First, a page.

“I packed the folding umbrella, the headlamp, and the reflective vest. I also made sure we left the house in out waterproof hiking boots. Choose your next objection very carefully.”

And so I walked home in the rain.

He/I was right. It was important that I walk home, both to make sure I meet my Constitutionals goals for the week, and also as behavior reinforcement.

There was another dimension to the choice. Sometimes, your better nature fails you and you have to remind yourself that you shouldn’t shy away from things that are merely Deeply Unpleasant. I have now voluntarily walked four miles in the rain. It didn’t kill me. It was unpleasant…but that experience is now in the database. In the future, if I balk at taking a Constitutional in the rain, at least I can base that choice on an actual experience instead of blindly ticking the box on the cancellation form marked “it’s going to suck.” But it’s more likely that I’ll shrug and think “Well, it won’t be so bad, I guess.”

I reflect on the fact that even in dry, sunny weather, walking this distance and this route was once, in my mind, too silly to contemplate. I was always in good enough shape for a four-mile walk! But, y’see, on my way out the door I have to pass by the car in my driveway and wouldn’t that be faster and more comfortable and, generally, suck less than walking there and back?

But I sighed and forced myself to do “the thing that was going to suck” at least once. I didn’t die. If I had been killed by a truck partway along the way, I feel as though I would have been justified in not walking that route again.

With this observation in hand, I was then free to start focusing on what I liked about this Thing That Sucks: more time listening to podcasts; making all of the fitness apps on my phone happy; the free pass to not go for a walk tomorrow…and feeling slightly less guilty about having an iced scone at the bakery with the good WiFi.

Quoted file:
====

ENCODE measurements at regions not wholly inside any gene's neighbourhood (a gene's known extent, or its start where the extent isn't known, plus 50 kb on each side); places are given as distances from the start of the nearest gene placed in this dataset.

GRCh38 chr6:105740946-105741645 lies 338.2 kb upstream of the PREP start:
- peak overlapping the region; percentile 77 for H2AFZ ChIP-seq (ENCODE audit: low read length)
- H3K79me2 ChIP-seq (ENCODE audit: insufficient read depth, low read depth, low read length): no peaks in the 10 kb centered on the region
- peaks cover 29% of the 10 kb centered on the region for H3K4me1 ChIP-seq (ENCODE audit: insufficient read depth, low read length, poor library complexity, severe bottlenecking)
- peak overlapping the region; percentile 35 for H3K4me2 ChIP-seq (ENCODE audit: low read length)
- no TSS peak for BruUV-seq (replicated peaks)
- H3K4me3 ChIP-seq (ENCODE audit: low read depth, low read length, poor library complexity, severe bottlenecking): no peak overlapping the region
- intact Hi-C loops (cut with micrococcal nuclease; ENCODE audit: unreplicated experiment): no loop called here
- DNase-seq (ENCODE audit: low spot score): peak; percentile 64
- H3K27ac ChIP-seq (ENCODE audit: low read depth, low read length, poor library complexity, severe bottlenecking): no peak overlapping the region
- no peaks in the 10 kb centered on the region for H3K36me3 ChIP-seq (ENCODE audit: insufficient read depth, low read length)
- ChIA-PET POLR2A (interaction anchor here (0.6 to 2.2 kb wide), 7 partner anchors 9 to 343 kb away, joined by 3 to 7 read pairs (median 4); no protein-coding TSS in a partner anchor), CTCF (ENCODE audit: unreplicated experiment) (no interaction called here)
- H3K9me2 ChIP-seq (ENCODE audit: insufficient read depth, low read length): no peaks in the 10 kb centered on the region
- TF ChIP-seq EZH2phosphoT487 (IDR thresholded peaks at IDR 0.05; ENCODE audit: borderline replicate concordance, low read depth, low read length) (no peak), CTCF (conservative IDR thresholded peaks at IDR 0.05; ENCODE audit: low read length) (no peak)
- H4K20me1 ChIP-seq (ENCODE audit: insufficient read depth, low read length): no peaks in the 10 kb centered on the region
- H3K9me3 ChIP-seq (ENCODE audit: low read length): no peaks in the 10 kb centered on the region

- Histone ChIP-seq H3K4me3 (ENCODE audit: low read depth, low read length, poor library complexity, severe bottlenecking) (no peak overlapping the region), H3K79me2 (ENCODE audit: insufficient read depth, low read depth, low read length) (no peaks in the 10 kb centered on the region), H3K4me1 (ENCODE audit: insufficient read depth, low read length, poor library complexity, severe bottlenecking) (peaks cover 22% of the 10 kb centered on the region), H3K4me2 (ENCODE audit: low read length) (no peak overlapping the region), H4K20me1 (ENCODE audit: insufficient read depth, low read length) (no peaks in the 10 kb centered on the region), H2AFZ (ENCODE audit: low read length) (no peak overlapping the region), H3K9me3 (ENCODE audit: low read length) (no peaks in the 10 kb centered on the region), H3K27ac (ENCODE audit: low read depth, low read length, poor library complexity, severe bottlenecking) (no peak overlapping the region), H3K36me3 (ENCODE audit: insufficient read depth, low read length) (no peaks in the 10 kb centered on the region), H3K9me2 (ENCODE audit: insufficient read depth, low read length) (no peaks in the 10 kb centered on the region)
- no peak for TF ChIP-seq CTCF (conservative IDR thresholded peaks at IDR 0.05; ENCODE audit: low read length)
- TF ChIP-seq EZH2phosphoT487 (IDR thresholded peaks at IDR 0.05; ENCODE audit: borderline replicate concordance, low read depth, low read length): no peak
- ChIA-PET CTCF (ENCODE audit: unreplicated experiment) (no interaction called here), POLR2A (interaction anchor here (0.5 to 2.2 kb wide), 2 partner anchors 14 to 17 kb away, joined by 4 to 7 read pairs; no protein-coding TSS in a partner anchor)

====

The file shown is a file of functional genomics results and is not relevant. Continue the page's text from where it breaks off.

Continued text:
Lest you think that I’m terribly committed to good health with every decision, and doing the right thing simply because I’m an adult with self-discipline: the final convincer to walk home in the rain was when Dad Self told Dumb Kid Self that we could take the seven dollars or so that we would have given to Uber and spend it instead on one of those individual fresh chicken pot pies at the market nearish my house that we really like.

It was delicious.

4 thoughts on “Got wet; didn’t die”

  1. I love this and admire your determination & fortitude. It reminds me of advice I heard from General Stanley McChrystal on Tim Ferris’ podcast. He talked about the power of discomfort and how, exactly as you saw, it has so many benefits. And when you CHOOSE discomfort it’s not as bad, and gives you strength for the times when it will come upon you unbidden.

  2. You and I have both evolved to a similar attitude regarding the constitutionals. One thing that I’ve found helpful is limiting my listening to audiobooks to when I’m going for a walk. Having The Martian cued up offers great incentive. By the way, thanks for plugging that book on MAC BREAK.
    I have not yet guilted myself into a walk in a heavy rain, but it’s good to know you survived. Hey, I’m 72. I’m sure hoping we both have 20+ years of good long walks.

  3. Oh, that’s beautiful. One of the sketches in the new “…With Bob and David” Netflix series takes the same rational tack. Legendary downhill skiing champ is asked about his secret. “I hate skiing,” he said. “I think it’s really awful. So I really want to get it over with as quickly as possible.”

    (I feel the same way about exercise, when it’s just exercise. Which is why I try to integrate my Constitutionals into some sort of errand. That way it’s transportation and not a clumsy waste of time.)

Comments are closed.